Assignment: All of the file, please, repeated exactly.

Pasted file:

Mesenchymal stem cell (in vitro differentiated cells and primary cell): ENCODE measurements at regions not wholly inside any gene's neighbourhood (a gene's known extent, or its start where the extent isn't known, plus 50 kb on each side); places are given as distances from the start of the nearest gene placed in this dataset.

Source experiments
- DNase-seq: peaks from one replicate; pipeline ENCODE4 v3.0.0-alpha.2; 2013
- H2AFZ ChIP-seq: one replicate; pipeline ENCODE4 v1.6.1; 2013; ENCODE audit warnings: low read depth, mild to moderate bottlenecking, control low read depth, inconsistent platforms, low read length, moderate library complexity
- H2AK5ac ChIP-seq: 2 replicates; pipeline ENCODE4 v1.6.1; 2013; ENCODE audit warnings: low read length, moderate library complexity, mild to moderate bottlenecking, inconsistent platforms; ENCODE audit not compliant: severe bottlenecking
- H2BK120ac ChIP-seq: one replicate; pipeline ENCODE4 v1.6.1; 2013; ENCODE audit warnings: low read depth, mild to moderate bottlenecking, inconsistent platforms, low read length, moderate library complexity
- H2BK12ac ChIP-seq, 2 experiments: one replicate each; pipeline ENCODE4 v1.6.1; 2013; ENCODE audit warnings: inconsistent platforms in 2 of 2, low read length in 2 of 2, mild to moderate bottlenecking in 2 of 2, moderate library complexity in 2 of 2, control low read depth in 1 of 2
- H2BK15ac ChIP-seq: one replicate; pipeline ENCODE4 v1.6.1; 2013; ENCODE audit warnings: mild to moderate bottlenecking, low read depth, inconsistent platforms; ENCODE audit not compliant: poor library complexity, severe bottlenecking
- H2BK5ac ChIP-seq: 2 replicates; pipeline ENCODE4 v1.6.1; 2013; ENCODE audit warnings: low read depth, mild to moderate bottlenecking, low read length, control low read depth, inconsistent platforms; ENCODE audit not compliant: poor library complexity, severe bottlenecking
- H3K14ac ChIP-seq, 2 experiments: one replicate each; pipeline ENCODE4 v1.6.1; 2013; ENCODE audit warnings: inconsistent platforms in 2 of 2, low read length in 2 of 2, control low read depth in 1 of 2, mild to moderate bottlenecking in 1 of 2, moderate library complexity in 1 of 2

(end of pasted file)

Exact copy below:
Mesenchymal stem cell (in vitro differentiated cells and primary cell): ENCODE measurements at regions not wholly inside any gene's neighbourhood (a gene's known extent, or its start where the extent isn't known, plus 50 kb on each side); places are given as distances from the start of the nearest gene placed in this dataset.

Source experiments
- DNase-seq: peaks from one replicate; pipeline ENCODE4 v3.0.0-alpha.2; 2013
- H2AFZ ChIP-seq: one replicate; pipeline ENCODE4 v1.6.1; 2013; ENCODE audit warnings: low read depth, mild to moderate bottlenecking, control low read depth, inconsistent platforms, low read length, moderate library complexity
- H2AK5ac ChIP-seq: 2 replicates; pipeline ENCODE4 v1.6.1; 2013; ENCODE audit warnings: low read length, moderate library complexity, mild to moderate bottlenecking, inconsistent platforms; ENCODE audit not compliant: severe bottlenecking
- H2BK120ac ChIP-seq: one replicate; pipeline ENCODE4 v1.6.1; 2013; ENCODE audit warnings: low read depth, mild to moderate bottlenecking, inconsistent platforms, low read length, moderate library complexity
- H2BK12ac ChIP-seq, 2 experiments: one replicate each; pipeline ENCODE4 v1.6.1; 2013; ENCODE audit warnings: inconsistent platforms in 2 of 2, low read length in 2 of 2, mild to moderate bottlenecking in 2 of 2, moderate library complexity in 2 of 2, control low read depth in 1 of 2
- H2BK15ac ChIP-seq: one replicate; pipeline ENCODE4 v1.6.1; 2013; ENCODE audit warnings: mild to moderate bottlenecking, low read depth, inconsistent platforms; ENCODE audit not compliant: poor library complexity, severe bottlenecking
- H2BK5ac ChIP-seq: 2 replicates; pipeline ENCODE4 v1.6.1; 2013; ENCODE audit warnings: low read depth, mild to moderate bottlenecking, low read length, control low read depth, inconsistent platforms; ENCODE audit not compliant: poor library complexity, severe bottlenecking
- H3K14ac ChIP-seq, 2 experiments: one replicate each; pipeline ENCODE4 v1.6.1; 2013; ENCODE audit warnings: inconsistent platforms in 2 of 2, low read length in 2 of 2, control low read depth in 1 of 2, mild to moderate bottlenecking in 1 of 2, moderate library complexity in 1 of 2